• A gradual move toward ‘whole system working’, requiring greater maturity in sharing data and systems, integrated policies and joined up and digital delivery.  

Our digital trends assessments were mostly accurate, but inevitably impacted by unforeseen external events, such as Covid. 

Our technology trends assessments correctly identified where adoption of new technology was likely to take longer than industry pundits and suppliers often expected (or hoped).  

Year-by-year assessments 

This ‘year by year’ assessment of our digital trends reports for the last five years highlights some of the key findings that proved to be accurate, and those that we did not foresee. 

2019 predictions

We predicted that 2019 would be about early adoption of some of the new emerging technologies to support greater automation, along with maturing of digital transformation planning. We also expected a strong focus on modernisation of legacy IT and increasing concern about the growing importance of cyber resilience. 

What we got right (highlights): 

  • A definition of the changing role of IT and technology supply models in public organisations, with updates of outdated IT strategies, stronger digital planning, and higher prioritisation of cyber.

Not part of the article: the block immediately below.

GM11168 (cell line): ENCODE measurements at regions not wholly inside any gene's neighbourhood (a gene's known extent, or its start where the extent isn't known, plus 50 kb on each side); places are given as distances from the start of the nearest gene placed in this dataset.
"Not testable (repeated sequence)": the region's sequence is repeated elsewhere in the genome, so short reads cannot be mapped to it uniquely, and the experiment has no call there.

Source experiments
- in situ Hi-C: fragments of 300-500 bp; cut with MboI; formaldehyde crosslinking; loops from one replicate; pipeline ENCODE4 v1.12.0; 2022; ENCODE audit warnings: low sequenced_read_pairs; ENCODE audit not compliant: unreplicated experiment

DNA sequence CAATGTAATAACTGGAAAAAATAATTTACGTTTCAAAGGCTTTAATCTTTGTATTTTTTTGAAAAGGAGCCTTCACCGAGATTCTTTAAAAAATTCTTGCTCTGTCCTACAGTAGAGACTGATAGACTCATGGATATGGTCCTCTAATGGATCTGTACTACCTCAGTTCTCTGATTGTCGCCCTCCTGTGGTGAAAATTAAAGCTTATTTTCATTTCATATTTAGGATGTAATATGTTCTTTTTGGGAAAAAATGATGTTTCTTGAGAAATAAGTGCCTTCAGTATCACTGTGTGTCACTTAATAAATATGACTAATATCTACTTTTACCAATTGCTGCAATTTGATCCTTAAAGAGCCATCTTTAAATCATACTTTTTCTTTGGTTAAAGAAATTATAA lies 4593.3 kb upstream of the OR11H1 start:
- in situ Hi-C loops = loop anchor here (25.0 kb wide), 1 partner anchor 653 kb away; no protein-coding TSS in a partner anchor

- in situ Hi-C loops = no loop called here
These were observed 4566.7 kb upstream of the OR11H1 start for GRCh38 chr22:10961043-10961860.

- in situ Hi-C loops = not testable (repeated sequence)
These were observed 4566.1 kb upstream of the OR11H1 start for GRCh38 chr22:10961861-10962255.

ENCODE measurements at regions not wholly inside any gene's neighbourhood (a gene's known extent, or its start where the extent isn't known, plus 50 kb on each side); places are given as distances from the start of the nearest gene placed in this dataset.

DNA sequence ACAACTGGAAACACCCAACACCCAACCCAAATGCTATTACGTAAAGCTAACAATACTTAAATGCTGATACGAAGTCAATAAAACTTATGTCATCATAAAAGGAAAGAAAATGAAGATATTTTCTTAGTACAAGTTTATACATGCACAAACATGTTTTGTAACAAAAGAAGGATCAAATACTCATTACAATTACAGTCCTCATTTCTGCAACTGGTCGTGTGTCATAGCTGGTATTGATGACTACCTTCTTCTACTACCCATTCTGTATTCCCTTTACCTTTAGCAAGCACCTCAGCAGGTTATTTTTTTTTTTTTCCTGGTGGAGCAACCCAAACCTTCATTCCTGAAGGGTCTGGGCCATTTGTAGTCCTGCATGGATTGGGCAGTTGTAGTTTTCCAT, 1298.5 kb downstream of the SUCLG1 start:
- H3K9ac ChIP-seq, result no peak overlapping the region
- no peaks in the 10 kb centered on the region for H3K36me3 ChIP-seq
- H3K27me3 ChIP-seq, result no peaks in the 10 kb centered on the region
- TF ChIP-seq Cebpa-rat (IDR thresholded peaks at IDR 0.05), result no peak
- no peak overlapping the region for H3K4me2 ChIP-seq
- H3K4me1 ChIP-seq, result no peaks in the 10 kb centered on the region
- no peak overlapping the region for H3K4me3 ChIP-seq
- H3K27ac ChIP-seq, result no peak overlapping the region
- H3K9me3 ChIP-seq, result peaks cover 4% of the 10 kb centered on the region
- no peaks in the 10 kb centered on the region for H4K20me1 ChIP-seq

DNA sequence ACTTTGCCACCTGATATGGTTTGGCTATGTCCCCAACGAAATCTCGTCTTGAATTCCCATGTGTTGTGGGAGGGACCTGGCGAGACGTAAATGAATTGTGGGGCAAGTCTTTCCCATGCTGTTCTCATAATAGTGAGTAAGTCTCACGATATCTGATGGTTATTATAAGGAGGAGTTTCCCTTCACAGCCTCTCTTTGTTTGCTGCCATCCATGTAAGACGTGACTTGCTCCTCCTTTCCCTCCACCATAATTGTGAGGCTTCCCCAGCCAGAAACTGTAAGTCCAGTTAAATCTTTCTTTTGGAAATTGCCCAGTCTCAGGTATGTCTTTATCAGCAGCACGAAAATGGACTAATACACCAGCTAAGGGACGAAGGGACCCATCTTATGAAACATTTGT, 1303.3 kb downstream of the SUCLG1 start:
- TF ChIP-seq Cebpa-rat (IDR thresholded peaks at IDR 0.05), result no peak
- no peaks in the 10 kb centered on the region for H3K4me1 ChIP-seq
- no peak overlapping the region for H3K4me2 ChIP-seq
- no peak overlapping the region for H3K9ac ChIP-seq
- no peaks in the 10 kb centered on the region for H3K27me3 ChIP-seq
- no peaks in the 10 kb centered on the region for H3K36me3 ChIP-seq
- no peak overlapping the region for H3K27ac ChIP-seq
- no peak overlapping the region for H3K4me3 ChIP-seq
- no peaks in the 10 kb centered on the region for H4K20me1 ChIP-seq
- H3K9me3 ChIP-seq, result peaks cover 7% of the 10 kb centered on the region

• Emergence of data analytics and the increasing importance of ‘data’ as strategic priorities beyond IT management. 
  • The growth of low-code/no-code as a fast and low cost way of building citizen centric applications. 

What we got wrong (highlights): 

  • We expected to see a faster adoption of partnership working and local shared services than proved to be the case. This remains politically challenging even in 2024, despite the clear business advantages. 
  • We correctly identified the emergence of virtual and augmented reality, along with artificial intelligence, but the pace of their adoption was much slower in practice than we expected. 

2020 predictions

The 2020 digital trends report was published just before Covid struck. That was an unavoidable major oversight. We predicted a strong and growing focus on technologies such as artificial intelligence, Internet of Things, and 5G, and we expected greater adoption of digital transformation as a mechanism for exploiting greater value as resources became increasingly constrained. 

What we got right: 

  • We accurately predicted a trend of changing workstyles (although not the extent to which Covid would impact working practices) 
  • The technology trends we identified (e.g., AI, IoT and 5G) becoming increasingly mainstream, including a growth in home and mobile working.